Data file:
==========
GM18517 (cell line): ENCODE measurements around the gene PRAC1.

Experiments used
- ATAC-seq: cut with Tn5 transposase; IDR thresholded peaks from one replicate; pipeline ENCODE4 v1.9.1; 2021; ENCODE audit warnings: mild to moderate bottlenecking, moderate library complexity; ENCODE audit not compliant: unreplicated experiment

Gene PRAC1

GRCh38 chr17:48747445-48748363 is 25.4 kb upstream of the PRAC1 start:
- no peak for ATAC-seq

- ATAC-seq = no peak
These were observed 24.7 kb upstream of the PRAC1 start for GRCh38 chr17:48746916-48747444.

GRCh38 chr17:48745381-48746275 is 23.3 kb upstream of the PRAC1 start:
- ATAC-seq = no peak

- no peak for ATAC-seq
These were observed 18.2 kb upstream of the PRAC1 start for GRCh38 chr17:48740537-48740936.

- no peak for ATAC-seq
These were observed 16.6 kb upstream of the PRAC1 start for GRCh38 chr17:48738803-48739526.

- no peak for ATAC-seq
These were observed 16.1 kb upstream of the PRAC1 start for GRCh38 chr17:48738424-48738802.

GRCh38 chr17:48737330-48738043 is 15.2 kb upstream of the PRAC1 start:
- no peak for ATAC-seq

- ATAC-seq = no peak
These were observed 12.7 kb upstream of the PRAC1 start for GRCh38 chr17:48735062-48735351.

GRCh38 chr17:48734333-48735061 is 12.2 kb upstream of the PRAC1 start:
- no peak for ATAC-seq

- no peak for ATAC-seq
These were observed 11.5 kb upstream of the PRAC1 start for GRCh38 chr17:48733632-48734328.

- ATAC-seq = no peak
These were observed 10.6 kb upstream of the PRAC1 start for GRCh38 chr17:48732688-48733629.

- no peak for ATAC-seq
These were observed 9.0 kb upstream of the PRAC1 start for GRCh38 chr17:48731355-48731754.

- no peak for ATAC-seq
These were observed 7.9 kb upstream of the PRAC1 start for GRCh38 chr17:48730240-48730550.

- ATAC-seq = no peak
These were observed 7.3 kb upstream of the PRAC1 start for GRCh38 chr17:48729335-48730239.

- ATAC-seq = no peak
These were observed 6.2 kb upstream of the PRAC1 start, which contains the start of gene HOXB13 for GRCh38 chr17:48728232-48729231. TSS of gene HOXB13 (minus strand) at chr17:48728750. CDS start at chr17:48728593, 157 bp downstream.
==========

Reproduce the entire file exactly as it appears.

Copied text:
GM18517 (cell line): ENCODE measurements around the gene PRAC1.

Experiments used
- ATAC-seq: cut with Tn5 transposase; IDR thresholded peaks from one replicate; pipeline ENCODE4 v1.9.1; 2021; ENCODE audit warnings: mild to moderate bottlenecking, moderate library complexity; ENCODE audit not compliant: unreplicated experiment

Gene PRAC1

GRCh38 chr17:48747445-48748363 is 25.4 kb upstream of the PRAC1 start:
- no peak for ATAC-seq

- ATAC-seq = no peak
These were observed 24.7 kb upstream of the PRAC1 start for GRCh38 chr17:48746916-48747444.

GRCh38 chr17:48745381-48746275 is 23.3 kb upstream of the PRAC1 start:
- ATAC-seq = no peak

- no peak for ATAC-seq
These were observed 18.2 kb upstream of the PRAC1 start for GRCh38 chr17:48740537-48740936.

- no peak for ATAC-seq
These were observed 16.6 kb upstream of the PRAC1 start for GRCh38 chr17:48738803-48739526.

- no peak for ATAC-seq
These were observed 16.1 kb upstream of the PRAC1 start for GRCh38 chr17:48738424-48738802.

GRCh38 chr17:48737330-48738043 is 15.2 kb upstream of the PRAC1 start:
- no peak for ATAC-seq

- ATAC-seq = no peak
These were observed 12.7 kb upstream of the PRAC1 start for GRCh38 chr17:48735062-48735351.

GRCh38 chr17:48734333-48735061 is 12.2 kb upstream of the PRAC1 start:
- no peak for ATAC-seq

- no peak for ATAC-seq
These were observed 11.5 kb upstream of the PRAC1 start for GRCh38 chr17:48733632-48734328.

- ATAC-seq = no peak
These were observed 10.6 kb upstream of the PRAC1 start for GRCh38 chr17:48732688-48733629.

- no peak for ATAC-seq
These were observed 9.0 kb upstream of the PRAC1 start for GRCh38 chr17:48731355-48731754.

- no peak for ATAC-seq
These were observed 7.9 kb upstream of the PRAC1 start for GRCh38 chr17:48730240-48730550.

- ATAC-seq = no peak
These were observed 7.3 kb upstream of the PRAC1 start for GRCh38 chr17:48729335-48730239.

- ATAC-seq = no peak
These were observed 6.2 kb upstream of the PRAC1 start, which contains the start of gene HOXB13 for GRCh38 chr17:48728232-48729231. TSS of gene HOXB13 (minus strand) at chr17:48728750. CDS start at chr17:48728593, 157 bp downstream.